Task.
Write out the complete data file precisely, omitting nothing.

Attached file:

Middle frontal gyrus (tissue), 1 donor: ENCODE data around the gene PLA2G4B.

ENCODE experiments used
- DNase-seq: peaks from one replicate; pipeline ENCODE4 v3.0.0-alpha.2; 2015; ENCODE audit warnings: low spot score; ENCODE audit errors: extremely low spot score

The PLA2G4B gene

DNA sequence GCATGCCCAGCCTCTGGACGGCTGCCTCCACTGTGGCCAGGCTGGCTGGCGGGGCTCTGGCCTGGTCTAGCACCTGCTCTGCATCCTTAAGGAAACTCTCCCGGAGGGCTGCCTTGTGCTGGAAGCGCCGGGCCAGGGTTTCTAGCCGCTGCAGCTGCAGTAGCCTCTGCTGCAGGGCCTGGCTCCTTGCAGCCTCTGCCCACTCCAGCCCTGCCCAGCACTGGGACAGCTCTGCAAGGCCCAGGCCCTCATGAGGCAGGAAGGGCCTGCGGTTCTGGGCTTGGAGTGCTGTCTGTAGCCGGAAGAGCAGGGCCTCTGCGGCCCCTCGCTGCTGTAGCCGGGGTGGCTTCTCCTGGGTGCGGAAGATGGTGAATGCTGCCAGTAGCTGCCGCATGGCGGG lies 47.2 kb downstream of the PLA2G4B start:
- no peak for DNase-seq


Middle frontal gyrus (tissue), 1 donor: ENCODE data around the gene PLA2G4B.

ENCODE experiments used
- DNase-seq: peaks from one replicate; pipeline ENCODE4 v3.0.0-alpha.2; 2015; ENCODE audit warnings: low spot score; ENCODE audit errors: extremely low spot score

The PLA2G4B gene

DNA sequence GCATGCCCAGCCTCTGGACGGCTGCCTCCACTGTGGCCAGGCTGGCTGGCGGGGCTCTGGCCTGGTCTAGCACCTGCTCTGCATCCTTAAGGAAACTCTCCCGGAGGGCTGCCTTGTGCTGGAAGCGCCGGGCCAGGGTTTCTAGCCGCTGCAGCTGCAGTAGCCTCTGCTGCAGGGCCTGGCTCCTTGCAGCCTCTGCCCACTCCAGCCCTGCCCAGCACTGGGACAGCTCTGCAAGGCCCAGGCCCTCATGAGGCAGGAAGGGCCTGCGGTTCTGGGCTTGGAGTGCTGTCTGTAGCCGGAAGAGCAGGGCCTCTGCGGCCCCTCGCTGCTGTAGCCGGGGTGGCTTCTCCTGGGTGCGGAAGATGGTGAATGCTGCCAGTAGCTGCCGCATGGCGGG lies 47.2 kb downstream of the PLA2G4B start:
- no peak for DNase-seq